All newborns who were exposed to HIV in utero should receive postpartum antiretroviral drugs within 6 hours of delivery, and their dosing should be based on the newborn's gestational age. Premature newborns should only receive zidovudine, lamivudine, and/or nevirapine based on toxicity testing.
Newborns who were exposed to HIV in utero and whose mothers were on ART prior to and during pregnancy and achieved viral suppression by delivery should be administered zidovudine for 4 weeks to continue preventing HIV transmission following delivery. If a pregnant woman presents in labor with an unknown HIV status and a positive rapid HIV test result or an infant has a high risk of HIV transmission in utero (for example, the mother was not taking antiretroviral drugs in the pre-pregnancy period or during pregnancy, the mother had not achieved viral suppression, or the mother experienced an acute HIV infection during pregnancy or while breastfeeding), the infant should be started on a presumptive three drug ART regimen for treatment of the infection until the infant's test results are available. If the infant has a documented HIV infection after birth, they should be started on 3-drug ART at treatment doses that will be continued indefinitely.
In infants younger than 18 months, HIV testing must consist of virologic assays that directly detect the HIV virus, not HIV antibody testing, as it is less reliable in the postpartum period. The results of these tests can be affected by antiretroviral drugs, so they should be repeated. All infants exposed to HIV in utero should be tested at three ages: 14–21 days, 1–2 months, and 4–6 months. Any positive HIV testing should be repeated as soon as possible. HIV cannot be excluded as a diagnosis in an HIV-exposed, non-breastfed infant until the infant has had either two or more negative virologic tests at at least 1 month and 4 months of age, or two negative HIV antibody tests at at least 6 months of age.
Other important testing for newborns includes a complete blood count at birth to determine a baseline for the infant's blood cell numbers. The infant should then be followed with appropriate laboratory monitoring based on their gestational age and clinical condition, and both the fetal and maternal drug regimens. Important hematologic anomalies being monitored include anemia and neutropenia. If either of these complications occur, the infant may need to discontinue their ART regimen under physician supervision. Infants exposed to HIV in utero should also be receive preventative drugs against Pneumocystis jirovecii pneumonia between 4–6 weeks old after completing their 4-week course of antiretroviral medications, as this is a life-threatening complication of HIV.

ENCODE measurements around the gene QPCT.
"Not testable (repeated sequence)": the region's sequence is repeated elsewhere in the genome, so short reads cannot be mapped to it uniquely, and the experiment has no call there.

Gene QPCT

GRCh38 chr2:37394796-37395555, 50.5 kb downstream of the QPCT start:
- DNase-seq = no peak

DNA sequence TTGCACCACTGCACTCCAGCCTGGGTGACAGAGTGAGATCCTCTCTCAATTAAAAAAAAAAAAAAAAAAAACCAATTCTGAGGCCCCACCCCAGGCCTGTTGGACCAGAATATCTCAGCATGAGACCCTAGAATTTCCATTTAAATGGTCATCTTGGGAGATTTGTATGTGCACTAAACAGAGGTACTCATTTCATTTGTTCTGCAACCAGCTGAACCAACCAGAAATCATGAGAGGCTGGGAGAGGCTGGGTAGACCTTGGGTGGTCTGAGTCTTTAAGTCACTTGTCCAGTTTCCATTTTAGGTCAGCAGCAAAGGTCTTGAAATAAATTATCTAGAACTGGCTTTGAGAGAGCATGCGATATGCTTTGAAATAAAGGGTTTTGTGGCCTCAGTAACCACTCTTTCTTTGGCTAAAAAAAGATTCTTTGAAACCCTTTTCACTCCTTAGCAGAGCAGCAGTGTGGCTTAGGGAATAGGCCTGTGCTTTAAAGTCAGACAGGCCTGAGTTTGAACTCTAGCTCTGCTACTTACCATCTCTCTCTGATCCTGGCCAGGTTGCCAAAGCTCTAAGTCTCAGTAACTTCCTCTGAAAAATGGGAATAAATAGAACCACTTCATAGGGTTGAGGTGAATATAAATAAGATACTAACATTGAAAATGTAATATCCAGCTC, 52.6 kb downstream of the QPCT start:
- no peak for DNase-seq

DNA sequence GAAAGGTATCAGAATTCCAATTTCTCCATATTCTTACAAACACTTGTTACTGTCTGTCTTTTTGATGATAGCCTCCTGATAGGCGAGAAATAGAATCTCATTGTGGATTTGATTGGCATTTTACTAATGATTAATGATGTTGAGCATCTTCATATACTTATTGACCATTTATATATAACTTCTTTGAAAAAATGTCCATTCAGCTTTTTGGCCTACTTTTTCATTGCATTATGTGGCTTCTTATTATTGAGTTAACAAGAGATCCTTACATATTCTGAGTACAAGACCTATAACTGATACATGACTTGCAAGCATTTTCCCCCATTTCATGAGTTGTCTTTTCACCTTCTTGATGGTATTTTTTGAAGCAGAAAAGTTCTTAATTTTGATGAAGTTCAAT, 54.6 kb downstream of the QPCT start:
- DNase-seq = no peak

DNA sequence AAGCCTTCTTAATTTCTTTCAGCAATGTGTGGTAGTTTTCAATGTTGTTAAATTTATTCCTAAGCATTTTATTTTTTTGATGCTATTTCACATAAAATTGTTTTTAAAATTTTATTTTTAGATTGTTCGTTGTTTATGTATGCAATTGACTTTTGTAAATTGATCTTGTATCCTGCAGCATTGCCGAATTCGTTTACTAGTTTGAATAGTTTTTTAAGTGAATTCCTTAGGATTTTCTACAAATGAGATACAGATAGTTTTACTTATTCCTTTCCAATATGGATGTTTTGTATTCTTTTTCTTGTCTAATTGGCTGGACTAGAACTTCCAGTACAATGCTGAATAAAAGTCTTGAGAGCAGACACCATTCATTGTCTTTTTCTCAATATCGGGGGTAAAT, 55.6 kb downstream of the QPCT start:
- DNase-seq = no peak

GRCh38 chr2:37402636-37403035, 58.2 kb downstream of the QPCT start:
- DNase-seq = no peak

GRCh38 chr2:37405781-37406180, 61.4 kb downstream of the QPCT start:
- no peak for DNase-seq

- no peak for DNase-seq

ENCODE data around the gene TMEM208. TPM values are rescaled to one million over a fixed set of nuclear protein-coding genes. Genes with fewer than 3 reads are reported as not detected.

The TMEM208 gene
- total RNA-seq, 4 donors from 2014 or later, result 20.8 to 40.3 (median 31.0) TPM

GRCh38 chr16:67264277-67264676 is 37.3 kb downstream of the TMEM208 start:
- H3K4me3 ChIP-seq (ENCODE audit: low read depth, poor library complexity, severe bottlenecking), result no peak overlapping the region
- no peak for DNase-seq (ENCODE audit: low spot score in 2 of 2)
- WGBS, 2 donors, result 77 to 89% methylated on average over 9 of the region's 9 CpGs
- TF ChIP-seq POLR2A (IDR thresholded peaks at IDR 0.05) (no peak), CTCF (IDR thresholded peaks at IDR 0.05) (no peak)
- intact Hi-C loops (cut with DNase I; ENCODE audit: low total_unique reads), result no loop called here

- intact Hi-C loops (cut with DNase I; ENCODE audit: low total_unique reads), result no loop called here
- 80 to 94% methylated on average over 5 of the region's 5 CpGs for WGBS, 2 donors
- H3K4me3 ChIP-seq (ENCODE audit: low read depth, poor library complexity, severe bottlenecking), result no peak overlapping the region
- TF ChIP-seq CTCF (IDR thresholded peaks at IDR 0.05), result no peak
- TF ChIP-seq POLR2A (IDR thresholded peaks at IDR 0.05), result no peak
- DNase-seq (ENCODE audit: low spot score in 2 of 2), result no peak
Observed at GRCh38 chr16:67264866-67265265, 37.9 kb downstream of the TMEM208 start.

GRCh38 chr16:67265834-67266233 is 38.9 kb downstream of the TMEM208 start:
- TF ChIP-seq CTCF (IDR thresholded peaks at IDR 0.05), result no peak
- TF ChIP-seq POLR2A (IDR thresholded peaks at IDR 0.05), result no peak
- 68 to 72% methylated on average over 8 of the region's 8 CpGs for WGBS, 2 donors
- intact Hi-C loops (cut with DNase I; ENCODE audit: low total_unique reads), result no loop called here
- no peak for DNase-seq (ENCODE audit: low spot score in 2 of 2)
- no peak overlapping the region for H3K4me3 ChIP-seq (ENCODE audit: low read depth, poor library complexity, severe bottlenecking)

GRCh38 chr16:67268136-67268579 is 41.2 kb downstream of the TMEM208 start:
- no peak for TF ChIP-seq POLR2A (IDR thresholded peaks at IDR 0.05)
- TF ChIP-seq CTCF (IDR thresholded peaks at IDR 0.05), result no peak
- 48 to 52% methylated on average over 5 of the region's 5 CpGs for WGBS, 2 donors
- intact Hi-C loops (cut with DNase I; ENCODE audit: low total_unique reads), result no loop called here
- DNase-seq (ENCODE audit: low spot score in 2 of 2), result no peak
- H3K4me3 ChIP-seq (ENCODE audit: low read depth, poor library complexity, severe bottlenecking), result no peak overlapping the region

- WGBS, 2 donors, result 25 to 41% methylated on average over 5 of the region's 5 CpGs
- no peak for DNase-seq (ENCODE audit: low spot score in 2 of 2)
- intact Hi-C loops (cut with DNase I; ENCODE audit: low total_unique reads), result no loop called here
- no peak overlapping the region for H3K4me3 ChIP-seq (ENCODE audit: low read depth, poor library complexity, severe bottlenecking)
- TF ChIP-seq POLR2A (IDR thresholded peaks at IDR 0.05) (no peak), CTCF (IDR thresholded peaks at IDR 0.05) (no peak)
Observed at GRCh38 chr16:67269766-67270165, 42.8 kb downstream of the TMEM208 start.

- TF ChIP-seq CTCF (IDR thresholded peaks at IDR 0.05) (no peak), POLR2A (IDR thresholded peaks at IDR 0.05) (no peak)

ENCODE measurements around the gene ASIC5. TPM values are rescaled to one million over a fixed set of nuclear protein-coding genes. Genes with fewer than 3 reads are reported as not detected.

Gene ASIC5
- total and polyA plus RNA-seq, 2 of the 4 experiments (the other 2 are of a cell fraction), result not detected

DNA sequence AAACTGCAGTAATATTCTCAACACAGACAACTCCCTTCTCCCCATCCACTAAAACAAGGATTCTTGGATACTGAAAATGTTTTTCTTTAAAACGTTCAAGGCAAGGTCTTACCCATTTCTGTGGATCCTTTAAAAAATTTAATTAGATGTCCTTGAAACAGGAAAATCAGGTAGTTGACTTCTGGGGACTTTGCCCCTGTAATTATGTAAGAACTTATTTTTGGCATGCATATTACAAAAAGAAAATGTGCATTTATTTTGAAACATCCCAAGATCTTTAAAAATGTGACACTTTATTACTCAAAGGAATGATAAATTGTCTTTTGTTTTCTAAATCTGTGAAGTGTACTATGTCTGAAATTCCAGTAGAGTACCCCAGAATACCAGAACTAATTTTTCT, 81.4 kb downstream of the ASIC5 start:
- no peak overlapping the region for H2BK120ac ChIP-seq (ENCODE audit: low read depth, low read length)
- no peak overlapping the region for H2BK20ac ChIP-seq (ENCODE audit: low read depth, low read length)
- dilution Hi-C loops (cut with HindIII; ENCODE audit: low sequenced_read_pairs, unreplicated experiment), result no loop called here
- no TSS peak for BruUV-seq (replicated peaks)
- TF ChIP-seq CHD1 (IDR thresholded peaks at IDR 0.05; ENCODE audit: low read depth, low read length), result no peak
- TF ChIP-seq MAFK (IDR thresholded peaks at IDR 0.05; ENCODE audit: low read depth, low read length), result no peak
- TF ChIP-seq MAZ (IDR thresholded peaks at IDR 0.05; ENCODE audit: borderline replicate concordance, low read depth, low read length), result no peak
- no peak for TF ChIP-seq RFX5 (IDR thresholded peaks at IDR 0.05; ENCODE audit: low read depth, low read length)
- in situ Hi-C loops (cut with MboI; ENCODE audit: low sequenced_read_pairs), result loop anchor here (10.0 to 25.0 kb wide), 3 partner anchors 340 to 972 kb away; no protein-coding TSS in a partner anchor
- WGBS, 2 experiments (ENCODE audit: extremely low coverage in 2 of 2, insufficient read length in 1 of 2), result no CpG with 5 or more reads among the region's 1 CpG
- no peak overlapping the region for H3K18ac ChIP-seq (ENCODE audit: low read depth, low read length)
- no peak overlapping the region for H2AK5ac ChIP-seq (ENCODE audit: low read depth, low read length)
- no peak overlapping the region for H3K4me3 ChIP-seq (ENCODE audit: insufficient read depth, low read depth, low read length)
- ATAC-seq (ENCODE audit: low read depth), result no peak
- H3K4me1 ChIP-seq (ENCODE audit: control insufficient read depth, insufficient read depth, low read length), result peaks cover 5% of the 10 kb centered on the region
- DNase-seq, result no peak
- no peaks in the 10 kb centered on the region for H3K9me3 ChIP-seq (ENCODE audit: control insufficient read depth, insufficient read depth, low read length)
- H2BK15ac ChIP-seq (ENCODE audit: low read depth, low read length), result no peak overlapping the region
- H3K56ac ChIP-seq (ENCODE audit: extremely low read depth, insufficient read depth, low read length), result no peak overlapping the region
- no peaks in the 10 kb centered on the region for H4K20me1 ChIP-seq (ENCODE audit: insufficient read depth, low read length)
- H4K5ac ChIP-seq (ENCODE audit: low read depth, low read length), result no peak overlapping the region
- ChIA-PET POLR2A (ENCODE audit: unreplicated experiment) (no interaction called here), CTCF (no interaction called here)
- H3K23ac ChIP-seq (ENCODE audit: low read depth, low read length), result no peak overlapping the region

Although the risk is very low, HIV can also be transmitted to a baby through food that was previously chewed by a mother or caretaker infected with HIV. To be safe, babies should not be fed pre-chewed food.
While maternal compliance with ART reduces the chance of HIV transmission to the infant, there is still a risk of viral transmission via the breastmilk. Furthermore, there is concern that maternal antiretroviral drugs can enter the breastmilk and cause toxicity issues in the infant or future drug resistance. For these reasons, the NIH, CDC, and the AAP each discourage breastfeeding amongst HIV-positive women in the United States and other developed nations because there are safe, affordable feeding alternatives and clean drinking water. In fact, ACOG lists maternal HIV infection as one of very few contraindications to breastfeeding.
Despite these recommendations, some women in developed countries chose to breastfeed. In these situations, it is important that mothers adhere strictly to their ART regimens and it is advised that infants are administered antiretroviral drugs for the prevention of possible viral transmission for at least 6 weeks. Notably, when mothers do not comply with their ART regimens, there is a 15-20% risk of infant HIV acquisition from breastfeeding over 2 years. Both infants and mothers should be regularly tested every throughout breastfeeding to ensure appropriate viral suppression and lack of HIV transmission. Maternal monitoring should be done with an assessment of HIV viral load, and infant testing should be done with virologic HIV testing.